Top critical review
2.0 out of 5 starsThe Bodies Pile up like Cord Wood
Reviewed in the United States 🇺🇸 on January 1, 2009
I've read a few other Berry thrillers (THE AMBER ROOM, THE ROMANOV PROPHECY), mainly to satisfy my Romanov jones. Berry usually does a pretty good job making the historical distortions palatable. That's not the case with THE CHARLEMAGNE PURSUIT. I wanted to know more about Charlemagne, but this is more about some crazy Nazi scheme to prove their Aryan ancestry.
The book is in trouble right off the bat in that there are too many characters, and each of them is given his/her own viewpoint. There's a villainous admiral who wants to be vice president who will stop at nothing to get there, including murdering people. There are three or four secret agents, some of whom work for the admiral. There are two crazy German sisters who hate each other and their mother who is even crazier. There is a professional hit man with more lives than a cat. The list goes on and on. Suffice it to say the bodies pile up like cord wood.
The Charlemagne reference has to do with a couple of books that the two German sisters own, one supposedly found in Charlemagne's grave. One of the books is in Latin, the other in some unintelligible language that the sisters and Cotton Malone, the main character, try to translate. It supposedly has to do with an advanced civilization that existed well before the Egyptians. And get this, it was supposed to be located beneath the ice cap in Antarctica.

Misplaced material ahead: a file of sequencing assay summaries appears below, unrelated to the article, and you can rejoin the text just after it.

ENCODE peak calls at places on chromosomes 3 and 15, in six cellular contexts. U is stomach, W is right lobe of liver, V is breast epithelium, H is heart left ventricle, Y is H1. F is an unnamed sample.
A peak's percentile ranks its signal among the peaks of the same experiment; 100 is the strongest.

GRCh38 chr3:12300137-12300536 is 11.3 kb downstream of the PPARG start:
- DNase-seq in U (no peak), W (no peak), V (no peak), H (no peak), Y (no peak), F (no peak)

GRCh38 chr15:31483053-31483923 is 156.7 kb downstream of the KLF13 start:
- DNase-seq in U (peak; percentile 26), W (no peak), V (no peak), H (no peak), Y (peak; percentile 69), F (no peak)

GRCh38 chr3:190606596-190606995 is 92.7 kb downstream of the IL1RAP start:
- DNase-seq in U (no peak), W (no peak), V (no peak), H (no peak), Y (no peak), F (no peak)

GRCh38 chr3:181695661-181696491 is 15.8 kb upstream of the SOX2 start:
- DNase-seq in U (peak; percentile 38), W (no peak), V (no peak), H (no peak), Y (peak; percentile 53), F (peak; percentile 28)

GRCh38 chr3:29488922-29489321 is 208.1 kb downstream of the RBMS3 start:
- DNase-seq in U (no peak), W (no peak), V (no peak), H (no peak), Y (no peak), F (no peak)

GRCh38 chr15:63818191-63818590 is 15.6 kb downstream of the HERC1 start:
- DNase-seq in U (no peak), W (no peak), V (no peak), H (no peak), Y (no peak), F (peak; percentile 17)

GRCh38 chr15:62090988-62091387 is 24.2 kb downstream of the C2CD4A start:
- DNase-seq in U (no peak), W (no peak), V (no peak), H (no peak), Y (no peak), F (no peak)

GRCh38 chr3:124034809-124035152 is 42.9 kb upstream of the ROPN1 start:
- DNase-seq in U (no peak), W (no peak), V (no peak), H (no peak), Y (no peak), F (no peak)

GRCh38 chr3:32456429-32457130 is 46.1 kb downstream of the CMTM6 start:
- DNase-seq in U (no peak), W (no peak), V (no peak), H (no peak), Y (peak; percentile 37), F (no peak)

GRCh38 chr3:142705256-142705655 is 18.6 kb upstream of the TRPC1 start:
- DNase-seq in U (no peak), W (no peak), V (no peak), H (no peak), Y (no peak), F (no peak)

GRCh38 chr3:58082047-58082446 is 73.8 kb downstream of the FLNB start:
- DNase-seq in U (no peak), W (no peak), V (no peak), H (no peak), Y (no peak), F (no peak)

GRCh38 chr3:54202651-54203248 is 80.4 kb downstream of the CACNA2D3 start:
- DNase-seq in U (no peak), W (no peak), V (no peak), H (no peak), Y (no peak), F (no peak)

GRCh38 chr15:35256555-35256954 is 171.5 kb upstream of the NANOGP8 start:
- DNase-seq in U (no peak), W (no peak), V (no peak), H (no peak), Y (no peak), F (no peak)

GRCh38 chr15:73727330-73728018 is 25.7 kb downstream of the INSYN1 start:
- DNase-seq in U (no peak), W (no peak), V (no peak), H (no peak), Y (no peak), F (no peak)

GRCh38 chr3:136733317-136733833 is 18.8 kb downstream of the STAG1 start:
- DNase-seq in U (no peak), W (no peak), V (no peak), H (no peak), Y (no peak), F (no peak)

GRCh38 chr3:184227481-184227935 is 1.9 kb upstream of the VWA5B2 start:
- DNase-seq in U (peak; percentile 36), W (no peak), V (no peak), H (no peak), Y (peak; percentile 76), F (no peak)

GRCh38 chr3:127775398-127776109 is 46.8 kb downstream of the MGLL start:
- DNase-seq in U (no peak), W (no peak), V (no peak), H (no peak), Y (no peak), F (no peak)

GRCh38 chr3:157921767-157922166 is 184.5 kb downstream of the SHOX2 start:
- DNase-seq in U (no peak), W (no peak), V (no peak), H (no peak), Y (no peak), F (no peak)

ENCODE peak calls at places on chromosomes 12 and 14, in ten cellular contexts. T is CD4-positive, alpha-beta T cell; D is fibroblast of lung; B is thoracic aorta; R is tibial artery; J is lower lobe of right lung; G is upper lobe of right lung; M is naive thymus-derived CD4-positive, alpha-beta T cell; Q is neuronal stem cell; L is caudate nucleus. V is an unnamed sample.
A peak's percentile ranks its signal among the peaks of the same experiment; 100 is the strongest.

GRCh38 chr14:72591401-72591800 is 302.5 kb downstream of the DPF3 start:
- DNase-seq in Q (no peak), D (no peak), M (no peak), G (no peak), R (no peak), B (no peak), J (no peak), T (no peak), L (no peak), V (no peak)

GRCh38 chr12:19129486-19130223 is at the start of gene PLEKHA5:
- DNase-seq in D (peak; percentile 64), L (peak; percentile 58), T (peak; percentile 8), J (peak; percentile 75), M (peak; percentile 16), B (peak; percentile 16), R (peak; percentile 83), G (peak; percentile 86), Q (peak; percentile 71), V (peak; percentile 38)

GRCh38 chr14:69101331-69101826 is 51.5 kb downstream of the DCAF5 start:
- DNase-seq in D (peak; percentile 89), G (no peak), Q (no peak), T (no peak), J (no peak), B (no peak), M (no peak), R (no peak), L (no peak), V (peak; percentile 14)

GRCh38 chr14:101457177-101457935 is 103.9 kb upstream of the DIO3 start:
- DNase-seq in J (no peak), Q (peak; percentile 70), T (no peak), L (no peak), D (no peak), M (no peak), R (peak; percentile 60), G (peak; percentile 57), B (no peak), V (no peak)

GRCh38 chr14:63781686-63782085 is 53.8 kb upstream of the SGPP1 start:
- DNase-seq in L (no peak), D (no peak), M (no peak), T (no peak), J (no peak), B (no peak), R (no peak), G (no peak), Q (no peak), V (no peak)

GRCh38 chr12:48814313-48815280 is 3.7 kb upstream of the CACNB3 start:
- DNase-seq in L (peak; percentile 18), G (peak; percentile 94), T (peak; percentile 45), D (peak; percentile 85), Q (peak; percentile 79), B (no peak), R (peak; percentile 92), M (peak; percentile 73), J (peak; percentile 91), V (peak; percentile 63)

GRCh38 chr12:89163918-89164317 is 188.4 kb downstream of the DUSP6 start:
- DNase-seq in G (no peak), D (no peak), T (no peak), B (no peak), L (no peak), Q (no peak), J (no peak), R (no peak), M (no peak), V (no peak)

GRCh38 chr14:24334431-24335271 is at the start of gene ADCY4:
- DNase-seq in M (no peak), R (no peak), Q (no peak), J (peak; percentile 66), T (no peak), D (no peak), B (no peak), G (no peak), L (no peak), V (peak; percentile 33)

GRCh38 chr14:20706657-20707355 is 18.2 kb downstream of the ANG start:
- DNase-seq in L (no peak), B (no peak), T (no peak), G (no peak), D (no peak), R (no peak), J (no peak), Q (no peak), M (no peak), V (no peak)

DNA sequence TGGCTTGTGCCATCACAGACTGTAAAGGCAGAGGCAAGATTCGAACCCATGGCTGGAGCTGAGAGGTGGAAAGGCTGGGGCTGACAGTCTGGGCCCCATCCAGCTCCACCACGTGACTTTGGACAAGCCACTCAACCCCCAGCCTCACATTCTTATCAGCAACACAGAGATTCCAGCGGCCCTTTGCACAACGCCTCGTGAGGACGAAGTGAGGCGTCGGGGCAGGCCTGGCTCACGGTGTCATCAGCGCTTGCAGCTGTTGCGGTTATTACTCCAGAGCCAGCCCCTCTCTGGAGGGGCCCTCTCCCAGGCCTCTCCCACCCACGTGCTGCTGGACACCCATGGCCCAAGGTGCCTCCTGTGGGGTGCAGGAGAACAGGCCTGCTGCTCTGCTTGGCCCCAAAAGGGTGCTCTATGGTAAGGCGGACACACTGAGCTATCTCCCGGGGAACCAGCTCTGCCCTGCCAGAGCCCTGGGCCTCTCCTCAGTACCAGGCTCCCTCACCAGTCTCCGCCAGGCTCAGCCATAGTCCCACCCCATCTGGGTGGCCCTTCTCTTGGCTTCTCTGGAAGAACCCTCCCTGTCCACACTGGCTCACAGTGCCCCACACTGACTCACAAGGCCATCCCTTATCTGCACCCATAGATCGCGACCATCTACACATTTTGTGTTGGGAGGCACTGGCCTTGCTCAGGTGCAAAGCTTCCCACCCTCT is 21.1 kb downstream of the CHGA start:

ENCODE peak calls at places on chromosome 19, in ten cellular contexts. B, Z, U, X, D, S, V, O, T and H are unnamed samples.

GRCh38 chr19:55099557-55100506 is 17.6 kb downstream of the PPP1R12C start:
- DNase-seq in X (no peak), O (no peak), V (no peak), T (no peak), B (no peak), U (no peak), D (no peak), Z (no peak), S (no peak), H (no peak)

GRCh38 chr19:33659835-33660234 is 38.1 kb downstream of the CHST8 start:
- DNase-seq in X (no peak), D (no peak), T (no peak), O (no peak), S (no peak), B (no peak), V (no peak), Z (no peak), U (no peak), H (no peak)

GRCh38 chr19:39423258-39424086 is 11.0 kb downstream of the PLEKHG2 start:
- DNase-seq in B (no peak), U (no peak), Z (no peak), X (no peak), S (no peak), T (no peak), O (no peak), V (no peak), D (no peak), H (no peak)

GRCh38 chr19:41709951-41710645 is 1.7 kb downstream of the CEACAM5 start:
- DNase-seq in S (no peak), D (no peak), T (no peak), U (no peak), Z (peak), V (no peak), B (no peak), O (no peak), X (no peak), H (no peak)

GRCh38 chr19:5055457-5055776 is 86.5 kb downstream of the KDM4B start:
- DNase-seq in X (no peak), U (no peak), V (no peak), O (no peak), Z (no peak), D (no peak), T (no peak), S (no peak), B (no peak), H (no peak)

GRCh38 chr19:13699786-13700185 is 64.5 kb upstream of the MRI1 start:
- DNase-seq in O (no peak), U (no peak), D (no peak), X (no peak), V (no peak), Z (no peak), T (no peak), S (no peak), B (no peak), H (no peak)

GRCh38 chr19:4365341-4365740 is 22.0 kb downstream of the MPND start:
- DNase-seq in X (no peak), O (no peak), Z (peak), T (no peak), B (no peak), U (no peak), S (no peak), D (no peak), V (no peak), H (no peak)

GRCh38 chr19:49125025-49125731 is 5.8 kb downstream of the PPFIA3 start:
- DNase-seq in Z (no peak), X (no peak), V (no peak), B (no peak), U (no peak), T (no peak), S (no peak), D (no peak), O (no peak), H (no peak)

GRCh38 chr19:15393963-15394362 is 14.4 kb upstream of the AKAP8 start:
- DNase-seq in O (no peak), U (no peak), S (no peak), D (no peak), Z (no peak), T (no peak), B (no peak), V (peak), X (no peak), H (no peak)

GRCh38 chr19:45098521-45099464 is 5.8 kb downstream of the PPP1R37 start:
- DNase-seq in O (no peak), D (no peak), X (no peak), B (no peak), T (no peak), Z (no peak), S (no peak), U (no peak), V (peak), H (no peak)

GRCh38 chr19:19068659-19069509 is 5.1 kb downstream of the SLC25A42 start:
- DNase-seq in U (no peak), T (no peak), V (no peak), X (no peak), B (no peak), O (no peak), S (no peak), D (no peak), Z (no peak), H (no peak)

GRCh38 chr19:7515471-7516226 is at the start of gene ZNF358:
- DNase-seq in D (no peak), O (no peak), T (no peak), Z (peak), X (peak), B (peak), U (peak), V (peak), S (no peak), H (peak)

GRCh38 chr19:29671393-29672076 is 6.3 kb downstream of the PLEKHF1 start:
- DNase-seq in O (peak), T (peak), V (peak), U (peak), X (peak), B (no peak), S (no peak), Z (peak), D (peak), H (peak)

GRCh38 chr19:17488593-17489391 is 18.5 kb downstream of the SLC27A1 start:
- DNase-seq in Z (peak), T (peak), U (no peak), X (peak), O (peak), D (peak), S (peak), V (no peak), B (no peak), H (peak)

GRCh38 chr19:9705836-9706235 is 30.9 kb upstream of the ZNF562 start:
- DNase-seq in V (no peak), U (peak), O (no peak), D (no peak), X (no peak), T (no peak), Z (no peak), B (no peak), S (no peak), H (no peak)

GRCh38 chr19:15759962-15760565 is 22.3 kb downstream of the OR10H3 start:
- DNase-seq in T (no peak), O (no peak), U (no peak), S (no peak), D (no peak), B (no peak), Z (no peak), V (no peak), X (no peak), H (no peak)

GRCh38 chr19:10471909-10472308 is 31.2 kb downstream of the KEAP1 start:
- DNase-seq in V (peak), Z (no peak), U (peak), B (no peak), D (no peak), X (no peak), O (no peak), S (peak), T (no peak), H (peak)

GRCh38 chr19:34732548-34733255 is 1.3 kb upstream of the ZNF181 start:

Berry must have had a problem with some of this stuff himself because he includes a "writer's note" at the end, trying to fill some of the holes. For instance, there really is a NR-1 submarine; there really were two covert operations called Highjump and Windmill. There really is a Piri Reis map with advanced navigational references that existed before longitude and latitude and the prime meridian were agreed upon. He also takes a mild swing at science which denied the existence of continental drift; this is supposed to prove that there could have been an advanced civilization before the Egyptians.
What finally got me was the complete lack of motivation for the hatred of the two sisters. Was it supposed to have something to do with impressing their mother, or were they just crazy? The most likely explanation is that Berry needed them to behave that way, and that's author intrusion, a big no no.